Sugimura secures most votes in council races, Kama narrowly on top

Incumbents headed to the general election against newcomers Hocker, Nobriga

Council Member Yuki Lei Sugimura appears at the Akaku studios in Kahului for her interview on election night. Sugimura was the leading candidate in all council races with 20,360 votes, or 51.6 percent, as she defended her Upcountry residency seat. The Maui News / MATTHEW THAYER photo

In a loaded primary election race for the Maui County Council’s Kahului seat, incumbent Council Member Tasha Kama rose above the rest Saturday night to advance to the general election in November, with Buddy Nobriga behind by just over 200 votes, or less than one percentage point.

Among seven candidates running for the Kahului residency seat, the polls pointed toward Kama and Nobriga, who finished with 8,991 votes, or 22.8 percent, and 8,738 votes, or 22.1 percent, respectively.

The two were deadlocked all night, with Kama leading the way with with 24.7 percent or 6,752 votes, while Nobriga followed with 23.9 percent or 6,517 votes after the first printout.

By the second printout, Kama maintained her lead with 6,921 votes, or 24.3 percent, as the 36-year-old Nobriga held his place with 6,733 votes, or 23.6 percent.

Kama, a mother, grandmother and great-grandmother, has served as a council member since 2018 when she defeated former Mayor Alan Arakawa in a race for his old seat. She currently chairs the council’s Human Concerns and Parks Committee and has previously served as the chairperson for the Affordable Housing Committee and vice chairperson for the former Environment, Agriculture and Cultural Preservation Committee.

She could not be immediately for comment on Saturday night.

Surprised by the close finish, Nobriga was pleased with the tallies that will boost him into the general election against the sitting council member.

“All I can say is ‘so far so good’ and I just didn’t know what to expect. Like I said, it’s awesome, you know, we’re right there with the incumbent and she’s a real awesome lady, so I have a lot of respect for her,” he said via phone Saturday night from the family business, Maui Soda & Ice Works. “It’s not over until it’s over, so we’ll just reassess and hit the ground running and kind of see where we can make up ground and I think that’s just meeting more and more people — there’s nothing like the power of face to face and just letting people know who I am and tell them what I’m about.”

He noted that he entered the race “for the right reasons,” which is to serve the community.

“I’ve just really enjoyed the journey and met a lot of Maui that I’ve never met before,” he said while watching the polls with close family and friends.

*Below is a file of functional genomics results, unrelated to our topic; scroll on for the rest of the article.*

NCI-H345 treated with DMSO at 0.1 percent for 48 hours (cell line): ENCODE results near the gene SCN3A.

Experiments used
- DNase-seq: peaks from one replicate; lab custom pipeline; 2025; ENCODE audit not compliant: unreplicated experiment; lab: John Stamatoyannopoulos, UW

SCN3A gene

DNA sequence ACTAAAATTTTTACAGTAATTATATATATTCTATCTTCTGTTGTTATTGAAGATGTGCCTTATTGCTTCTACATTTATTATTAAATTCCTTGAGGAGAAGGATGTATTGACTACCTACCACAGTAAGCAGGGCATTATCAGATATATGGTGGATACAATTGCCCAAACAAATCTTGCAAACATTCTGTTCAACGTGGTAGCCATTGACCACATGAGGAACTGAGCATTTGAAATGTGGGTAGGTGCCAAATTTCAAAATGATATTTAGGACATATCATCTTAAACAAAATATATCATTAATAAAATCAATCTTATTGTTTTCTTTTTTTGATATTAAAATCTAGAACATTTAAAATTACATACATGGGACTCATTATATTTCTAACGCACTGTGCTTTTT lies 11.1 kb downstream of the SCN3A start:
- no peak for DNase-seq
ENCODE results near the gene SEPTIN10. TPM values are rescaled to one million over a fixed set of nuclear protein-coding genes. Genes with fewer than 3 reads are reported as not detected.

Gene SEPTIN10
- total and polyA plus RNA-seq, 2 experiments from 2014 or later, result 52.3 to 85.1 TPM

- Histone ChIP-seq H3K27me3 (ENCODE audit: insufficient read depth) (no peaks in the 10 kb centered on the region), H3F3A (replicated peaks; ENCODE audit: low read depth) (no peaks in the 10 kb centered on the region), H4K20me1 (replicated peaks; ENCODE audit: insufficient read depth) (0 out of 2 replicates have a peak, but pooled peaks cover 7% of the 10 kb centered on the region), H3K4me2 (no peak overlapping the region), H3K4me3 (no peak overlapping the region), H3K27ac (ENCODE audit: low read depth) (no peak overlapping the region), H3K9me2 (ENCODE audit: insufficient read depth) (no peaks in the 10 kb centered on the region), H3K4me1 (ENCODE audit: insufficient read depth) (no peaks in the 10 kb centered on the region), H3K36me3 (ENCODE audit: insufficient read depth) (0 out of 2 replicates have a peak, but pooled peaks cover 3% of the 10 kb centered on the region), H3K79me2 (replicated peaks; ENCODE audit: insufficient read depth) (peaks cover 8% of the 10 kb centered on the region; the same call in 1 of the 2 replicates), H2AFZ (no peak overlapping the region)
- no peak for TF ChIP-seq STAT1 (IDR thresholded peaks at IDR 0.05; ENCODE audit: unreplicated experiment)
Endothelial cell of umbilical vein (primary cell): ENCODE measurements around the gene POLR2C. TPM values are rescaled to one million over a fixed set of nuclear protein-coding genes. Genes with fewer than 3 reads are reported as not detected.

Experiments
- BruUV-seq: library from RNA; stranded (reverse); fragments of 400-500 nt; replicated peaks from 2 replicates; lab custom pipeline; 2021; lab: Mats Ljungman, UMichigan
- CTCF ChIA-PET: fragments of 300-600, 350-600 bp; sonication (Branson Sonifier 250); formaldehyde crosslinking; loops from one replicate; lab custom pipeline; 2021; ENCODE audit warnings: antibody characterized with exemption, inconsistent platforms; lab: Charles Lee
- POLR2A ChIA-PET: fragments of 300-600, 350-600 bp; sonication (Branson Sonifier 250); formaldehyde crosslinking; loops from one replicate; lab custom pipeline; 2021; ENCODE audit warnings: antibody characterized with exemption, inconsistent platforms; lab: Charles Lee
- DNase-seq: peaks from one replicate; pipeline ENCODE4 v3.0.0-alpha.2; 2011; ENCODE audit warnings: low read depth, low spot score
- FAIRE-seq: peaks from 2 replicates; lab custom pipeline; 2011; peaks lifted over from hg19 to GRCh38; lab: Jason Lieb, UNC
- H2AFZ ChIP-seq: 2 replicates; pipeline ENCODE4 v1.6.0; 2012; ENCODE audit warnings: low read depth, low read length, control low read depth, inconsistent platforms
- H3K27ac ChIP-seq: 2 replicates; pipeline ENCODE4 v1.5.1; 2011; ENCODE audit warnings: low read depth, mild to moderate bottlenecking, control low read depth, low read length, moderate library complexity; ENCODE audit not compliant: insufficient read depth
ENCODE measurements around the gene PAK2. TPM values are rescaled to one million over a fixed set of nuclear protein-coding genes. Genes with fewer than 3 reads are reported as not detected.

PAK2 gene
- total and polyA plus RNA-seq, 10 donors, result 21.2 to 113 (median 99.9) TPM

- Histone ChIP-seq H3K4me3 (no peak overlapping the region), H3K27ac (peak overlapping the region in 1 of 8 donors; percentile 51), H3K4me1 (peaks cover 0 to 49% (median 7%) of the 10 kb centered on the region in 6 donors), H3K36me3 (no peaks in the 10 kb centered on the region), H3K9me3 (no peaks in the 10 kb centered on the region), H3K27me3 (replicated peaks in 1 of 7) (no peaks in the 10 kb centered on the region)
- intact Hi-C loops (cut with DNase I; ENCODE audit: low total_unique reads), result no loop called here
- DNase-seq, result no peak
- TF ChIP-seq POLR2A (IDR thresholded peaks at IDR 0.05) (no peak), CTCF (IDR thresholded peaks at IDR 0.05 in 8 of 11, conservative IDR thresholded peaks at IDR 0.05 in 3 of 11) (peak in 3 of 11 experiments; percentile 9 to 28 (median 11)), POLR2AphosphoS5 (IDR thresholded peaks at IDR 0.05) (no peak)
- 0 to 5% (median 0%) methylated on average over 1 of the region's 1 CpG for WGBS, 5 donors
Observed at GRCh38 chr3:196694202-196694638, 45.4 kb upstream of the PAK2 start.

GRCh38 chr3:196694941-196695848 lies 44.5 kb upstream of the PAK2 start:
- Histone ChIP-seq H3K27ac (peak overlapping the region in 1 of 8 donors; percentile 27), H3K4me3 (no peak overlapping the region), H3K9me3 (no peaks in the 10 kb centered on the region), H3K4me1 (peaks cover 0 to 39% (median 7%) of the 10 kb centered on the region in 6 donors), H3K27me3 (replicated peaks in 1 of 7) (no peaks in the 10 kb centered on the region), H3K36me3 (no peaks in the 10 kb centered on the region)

Council Member Yuki Lei Sugimura, the incumbent in the race for the Upcountry residency seat, had the biggest lead of all the council races after the first report came out — 15,548 votes, or 57 percent — and had 15,859 by the second reading to stay ahead of challenger Jordan Hocker’s 4,653 votes, or 16.3 percent. Sugimura even secured more votes than the top finisher in the mayor’s race (Richard Bissen, with 13,407) as she ended the primary with 20,360 votes, or 51.6 percent, to Hocker’s 7,517 votes, or 19 percent.

“I’m grateful for the number of votes I’ve gotten,” she said after midnight while waiting for the third printout. “I believe that what my votes show is that there’s a cross section of people that I can appeal to, I guess, to receive votes and that’s very reassuring to me because I believe I represent the people of Maui County, so that confirms my belief in the work that I do.”

Sugimura, who has been on the council since 2017, has often advocated and started initiatives for issues surrounding drought, axis deer, water and workforce housing.

Hocker, a 33-year-old researcher, mom and political newcomer from Kula, said in a Maui News questionnaire that she believes housing is the biggest concern in Maui County. She believes that homeownership costs can be subsidized through the Affordable Housing Fund.

Over the next few months, Sugimura will be “crunching numbers” and continue learning what voters’ top concerns are for the Upcountry areas.

“I’ll continue doing to the work for the people and the community and connect with them,” she said. “That’s the important thing for this primary election because it’s going to give me a picture of what the community is out there and where the voters are and where my support is.”

* Dakota Grossman can be reached at dgrossman@mauinews.com.


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